First Nations University of Canada becomes first urban reserve dedicated to education

Dignitaries from far and wide congregated at the First Nations University of Canada (FNUniv) campus in Regina to mark a historic event Wednesday.

The lands where FNUniv resides are now an urban reserve, thanks to a signing ceremony and nearly 20 years of hard work by various parties.

Former Star Blanket Cree Nation chief Cliff Starr first started the negotiations in 2002. Current chief Michael Starr signed the documents on Wednesday on behalf of the band.

“It means so much, it’s been so long,” Michael said after the ceremony.

“The journey has been really educational, I’ll put it that way.”

He said the band and all signatory parties have had to do many things to make the urban reserve a reality.

The headdress of the last hereditary chief of the Star Blanket Cree Nation, chief Red Dog, was gifted to the First Nations University of Canada and presided over the ceremony that saw the lands officially become an urban reserve. (Bryan Eneas/CBC News)

The band negotiated with FNUniv, the federal government, the University of Regina, the City of Regina and CIBC to create the urban reserve, which is named atim kâ-mihkosit, or “Red Dog” in English.

Atim kâ-mihkosit is the name of a former chief of the Star Blanket Cree Nation, according to a news release handed out at the ceremony.

The new urban reserve is the first of its kind in Canada made specifically to serve an educational purpose. The new urban reserve is 32.05 acres, according to the release.

Starr said now that the land has been acquired, he wants to see some more economic development opportunities arise in the future.

“Apartment buildings for our students, possibly, is one example,” he said. “But that work has to be together, and we’ll work together in a good way to find those solutions and help our people as well.”

He noted that FNUniv is mainly an educational institution and the Star Blanket Cree Nation will continue to honour that going forward.

Treaty rights in action: FSIN, AFN

Assembly of First Nations national chief Perry Bellegarde and Federation of Sovereign Indigenous Nations Chief Bobby Cameron both attended the gathering.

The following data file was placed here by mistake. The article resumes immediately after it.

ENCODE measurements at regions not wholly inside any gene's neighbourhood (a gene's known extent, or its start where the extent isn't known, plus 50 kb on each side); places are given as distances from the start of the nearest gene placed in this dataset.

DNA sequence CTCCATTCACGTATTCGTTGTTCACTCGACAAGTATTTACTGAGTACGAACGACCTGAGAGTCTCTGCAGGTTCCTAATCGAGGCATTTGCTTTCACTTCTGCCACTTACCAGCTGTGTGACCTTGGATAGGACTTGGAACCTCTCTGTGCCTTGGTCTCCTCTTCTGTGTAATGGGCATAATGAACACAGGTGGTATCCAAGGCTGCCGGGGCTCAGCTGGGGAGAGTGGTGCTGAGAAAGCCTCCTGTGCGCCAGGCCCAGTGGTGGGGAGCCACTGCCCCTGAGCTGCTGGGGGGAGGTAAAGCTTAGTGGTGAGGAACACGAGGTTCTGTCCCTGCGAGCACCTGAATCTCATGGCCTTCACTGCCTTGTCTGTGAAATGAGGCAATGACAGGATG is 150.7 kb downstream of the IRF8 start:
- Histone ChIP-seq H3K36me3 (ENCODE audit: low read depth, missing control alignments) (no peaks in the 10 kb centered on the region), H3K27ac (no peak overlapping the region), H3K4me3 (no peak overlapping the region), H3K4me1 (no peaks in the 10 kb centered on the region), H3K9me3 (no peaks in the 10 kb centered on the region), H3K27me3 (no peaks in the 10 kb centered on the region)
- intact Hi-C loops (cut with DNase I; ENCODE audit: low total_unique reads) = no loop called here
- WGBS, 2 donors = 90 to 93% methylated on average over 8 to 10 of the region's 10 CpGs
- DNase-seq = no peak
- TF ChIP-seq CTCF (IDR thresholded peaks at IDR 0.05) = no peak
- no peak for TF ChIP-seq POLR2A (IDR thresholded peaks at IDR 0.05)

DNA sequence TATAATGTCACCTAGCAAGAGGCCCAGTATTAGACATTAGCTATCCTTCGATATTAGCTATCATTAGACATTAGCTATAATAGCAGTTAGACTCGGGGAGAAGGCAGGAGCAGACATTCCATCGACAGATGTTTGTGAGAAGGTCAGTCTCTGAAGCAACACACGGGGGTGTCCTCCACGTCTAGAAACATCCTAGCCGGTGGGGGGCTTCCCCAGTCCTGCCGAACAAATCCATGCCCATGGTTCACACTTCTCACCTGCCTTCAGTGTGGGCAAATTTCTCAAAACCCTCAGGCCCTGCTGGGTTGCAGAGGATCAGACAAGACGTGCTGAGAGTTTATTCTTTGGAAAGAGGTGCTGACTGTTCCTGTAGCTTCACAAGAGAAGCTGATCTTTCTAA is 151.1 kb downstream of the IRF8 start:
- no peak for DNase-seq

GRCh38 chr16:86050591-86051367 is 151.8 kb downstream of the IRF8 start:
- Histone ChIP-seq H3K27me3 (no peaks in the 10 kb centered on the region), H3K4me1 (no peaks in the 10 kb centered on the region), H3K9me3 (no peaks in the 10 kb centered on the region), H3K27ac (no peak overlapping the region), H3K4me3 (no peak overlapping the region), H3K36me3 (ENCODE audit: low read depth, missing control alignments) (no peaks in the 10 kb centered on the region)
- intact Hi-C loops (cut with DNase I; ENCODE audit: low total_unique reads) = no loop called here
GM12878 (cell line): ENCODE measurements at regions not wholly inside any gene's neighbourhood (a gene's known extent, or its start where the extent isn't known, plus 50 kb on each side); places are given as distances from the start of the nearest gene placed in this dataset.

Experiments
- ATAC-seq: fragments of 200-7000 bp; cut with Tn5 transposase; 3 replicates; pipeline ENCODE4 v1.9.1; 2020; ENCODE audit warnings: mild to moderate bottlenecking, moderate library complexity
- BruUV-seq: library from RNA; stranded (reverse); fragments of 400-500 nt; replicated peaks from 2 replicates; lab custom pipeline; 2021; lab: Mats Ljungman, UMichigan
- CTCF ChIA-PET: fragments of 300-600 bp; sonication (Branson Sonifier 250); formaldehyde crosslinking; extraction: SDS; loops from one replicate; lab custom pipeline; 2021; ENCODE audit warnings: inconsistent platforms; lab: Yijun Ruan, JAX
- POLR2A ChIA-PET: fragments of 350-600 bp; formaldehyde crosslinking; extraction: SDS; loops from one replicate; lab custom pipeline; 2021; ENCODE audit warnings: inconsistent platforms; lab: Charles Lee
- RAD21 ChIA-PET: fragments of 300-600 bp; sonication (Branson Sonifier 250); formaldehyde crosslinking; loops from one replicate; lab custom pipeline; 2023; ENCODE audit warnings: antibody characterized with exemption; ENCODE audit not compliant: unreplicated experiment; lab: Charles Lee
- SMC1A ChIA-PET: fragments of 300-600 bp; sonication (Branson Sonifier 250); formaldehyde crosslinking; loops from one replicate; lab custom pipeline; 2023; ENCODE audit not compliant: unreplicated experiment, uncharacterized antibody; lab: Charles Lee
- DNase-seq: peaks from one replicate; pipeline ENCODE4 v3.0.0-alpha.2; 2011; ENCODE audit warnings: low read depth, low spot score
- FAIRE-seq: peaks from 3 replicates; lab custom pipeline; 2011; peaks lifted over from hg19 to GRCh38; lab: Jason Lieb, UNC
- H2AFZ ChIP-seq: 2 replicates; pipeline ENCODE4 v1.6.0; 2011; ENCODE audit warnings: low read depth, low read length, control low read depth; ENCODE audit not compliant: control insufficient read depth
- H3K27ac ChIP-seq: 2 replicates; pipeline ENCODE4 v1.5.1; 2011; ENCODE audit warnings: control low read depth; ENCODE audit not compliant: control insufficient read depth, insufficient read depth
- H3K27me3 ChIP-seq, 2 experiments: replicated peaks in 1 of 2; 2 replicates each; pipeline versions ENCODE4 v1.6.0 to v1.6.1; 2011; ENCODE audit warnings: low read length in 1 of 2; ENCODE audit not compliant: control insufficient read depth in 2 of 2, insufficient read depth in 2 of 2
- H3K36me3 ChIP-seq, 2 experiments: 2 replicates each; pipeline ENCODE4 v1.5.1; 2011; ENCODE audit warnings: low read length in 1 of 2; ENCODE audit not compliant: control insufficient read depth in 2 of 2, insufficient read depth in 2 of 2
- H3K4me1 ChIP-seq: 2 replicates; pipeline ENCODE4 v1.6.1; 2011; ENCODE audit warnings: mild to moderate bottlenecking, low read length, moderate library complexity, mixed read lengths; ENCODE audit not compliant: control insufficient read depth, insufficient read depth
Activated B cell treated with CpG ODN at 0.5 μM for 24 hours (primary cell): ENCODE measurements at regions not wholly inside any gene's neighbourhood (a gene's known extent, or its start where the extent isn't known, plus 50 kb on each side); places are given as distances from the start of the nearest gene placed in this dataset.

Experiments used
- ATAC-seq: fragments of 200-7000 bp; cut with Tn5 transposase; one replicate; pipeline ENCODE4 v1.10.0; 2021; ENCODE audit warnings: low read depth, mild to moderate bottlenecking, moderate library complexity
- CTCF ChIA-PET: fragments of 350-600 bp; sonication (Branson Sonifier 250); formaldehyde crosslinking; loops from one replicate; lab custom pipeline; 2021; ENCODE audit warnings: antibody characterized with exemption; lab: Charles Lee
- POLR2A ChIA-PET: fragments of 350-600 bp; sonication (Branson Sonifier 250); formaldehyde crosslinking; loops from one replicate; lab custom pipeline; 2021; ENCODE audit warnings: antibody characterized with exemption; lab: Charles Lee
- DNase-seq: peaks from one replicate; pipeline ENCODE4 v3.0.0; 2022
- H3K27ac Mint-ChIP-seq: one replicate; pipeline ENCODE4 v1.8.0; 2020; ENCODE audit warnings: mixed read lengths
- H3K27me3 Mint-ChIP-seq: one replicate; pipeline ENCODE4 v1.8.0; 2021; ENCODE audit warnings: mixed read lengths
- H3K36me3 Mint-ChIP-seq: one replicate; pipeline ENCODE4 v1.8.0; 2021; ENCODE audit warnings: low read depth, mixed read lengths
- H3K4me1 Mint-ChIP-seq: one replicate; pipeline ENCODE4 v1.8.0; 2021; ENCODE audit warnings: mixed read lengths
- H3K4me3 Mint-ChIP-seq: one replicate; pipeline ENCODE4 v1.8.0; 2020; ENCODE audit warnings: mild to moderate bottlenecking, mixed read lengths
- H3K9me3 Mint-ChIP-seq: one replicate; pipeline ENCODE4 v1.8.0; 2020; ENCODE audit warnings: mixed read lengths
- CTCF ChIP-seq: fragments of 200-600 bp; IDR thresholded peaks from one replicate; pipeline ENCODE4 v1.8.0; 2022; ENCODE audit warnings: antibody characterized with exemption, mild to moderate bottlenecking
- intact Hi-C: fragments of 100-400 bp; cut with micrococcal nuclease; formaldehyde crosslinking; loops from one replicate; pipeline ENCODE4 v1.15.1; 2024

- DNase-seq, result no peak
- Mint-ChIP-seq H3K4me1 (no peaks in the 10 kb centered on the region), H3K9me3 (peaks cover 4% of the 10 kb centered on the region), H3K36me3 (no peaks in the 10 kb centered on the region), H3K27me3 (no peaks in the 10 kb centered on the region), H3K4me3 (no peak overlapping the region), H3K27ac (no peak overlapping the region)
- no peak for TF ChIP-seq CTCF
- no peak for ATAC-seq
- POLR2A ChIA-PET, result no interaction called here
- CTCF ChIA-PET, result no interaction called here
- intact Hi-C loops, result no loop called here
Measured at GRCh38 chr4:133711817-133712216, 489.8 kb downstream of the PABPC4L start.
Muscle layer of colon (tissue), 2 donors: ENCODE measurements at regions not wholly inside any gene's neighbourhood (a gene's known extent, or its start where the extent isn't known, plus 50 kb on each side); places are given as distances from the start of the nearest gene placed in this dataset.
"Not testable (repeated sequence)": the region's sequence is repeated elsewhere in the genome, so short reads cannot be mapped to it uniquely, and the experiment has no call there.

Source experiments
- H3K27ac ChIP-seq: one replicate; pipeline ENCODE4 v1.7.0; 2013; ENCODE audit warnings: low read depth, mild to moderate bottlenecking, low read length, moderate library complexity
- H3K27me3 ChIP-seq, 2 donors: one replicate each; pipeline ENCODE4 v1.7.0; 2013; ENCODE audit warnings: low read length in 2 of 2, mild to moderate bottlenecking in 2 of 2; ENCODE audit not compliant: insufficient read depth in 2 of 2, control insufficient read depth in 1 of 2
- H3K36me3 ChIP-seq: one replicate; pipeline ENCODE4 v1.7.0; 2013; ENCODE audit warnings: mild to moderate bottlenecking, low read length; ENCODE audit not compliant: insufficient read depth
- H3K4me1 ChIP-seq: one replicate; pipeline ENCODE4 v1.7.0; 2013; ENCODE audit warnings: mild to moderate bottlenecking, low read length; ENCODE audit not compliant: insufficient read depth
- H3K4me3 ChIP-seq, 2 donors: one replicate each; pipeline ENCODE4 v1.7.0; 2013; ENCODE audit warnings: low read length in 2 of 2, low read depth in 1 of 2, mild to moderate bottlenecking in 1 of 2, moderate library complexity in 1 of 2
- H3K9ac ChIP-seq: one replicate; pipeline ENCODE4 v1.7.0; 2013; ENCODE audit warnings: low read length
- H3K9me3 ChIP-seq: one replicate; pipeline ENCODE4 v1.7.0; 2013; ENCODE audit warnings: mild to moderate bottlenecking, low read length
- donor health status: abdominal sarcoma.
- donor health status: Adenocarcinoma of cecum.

Federation of Sovereign Indigenous Nations chief Bobby Cameron addressed a packed crowd at the First Nations University of Canada on Feb. 13, 2019, the day the university lands became an urban reserve. (Bryan Eneas/CBC News)

Both called Wednesday’s ceremony a representation of Treaty rights in action.

Cameron said the momentum won’t stop now that FNUniv is on Indigenous lands.

“If I know chief Mike Starr and your council and your band members, the people that put you there, your elders and ceremony people, it’s not going to stop with this university,” he said.

“One day, we’ll see daycares, we’ll see apartment buildings for the students that are coming here.”

He also noted how the Treaty Land Entitlement process made the acquisition of FNUniv lands possible.

In 1996 the provincial and federal government agreed on the Treaty Land Entitlement process as a way to resolve disputes with bands did not receive all of the lands they were promised through the numbered treaty documents.

Perry Bellegarde touched on the value of Treaty rights in his speech at the First Nations University of Canada campus in Regina. He said the conversion of the lands to urban reserve status is Treaty rights in action. (Bryan Eneas/CBC News)

“Treaty Land Entitlement is a debt owed. It’s a Crown obligation, it’s owed to First Nations people,” he said. “Getting all this land back is just part of that original treaty.”

FNUniv on Indigenous land is a powerful symbol: ministers

Minister of Indigenous Services Canada Seamus O’Regan and Minister of Public Safety Ralph Goodale were both present on behalf of the federal government.

MPs Ralph Goodale and Seamus O’Regan were both present at the signing ceremony on Wednesday. Goodale filled in for O’Regan for most of the ceremony, as his flight from Toronto was delayed due to weather. (Bryan Eneas/CBC News)

Goodale said having FNUniv on Indigenous land is a powerful symbol of progress and achievement.

“It’s a day to celebrate. It’s a day to remind ourselves that there’s a lot more left to be done,” Goodale said.

O’Regan’s flight from Toronto was delayed due to weather but he showed up just in time to sign the documents making the urban reserve status official.

After the ceremony he said it was a “big day” for everyone involved.

“This place has always had tremendous significance, not only here in Saskatchewan, but right across the country,” O’Regan said.

The Red Dog Singers, from Star Blanket Cree Nation, preform during a Grand Entry ahead of the ceremonies. (Bryan Eneas/CBC News)

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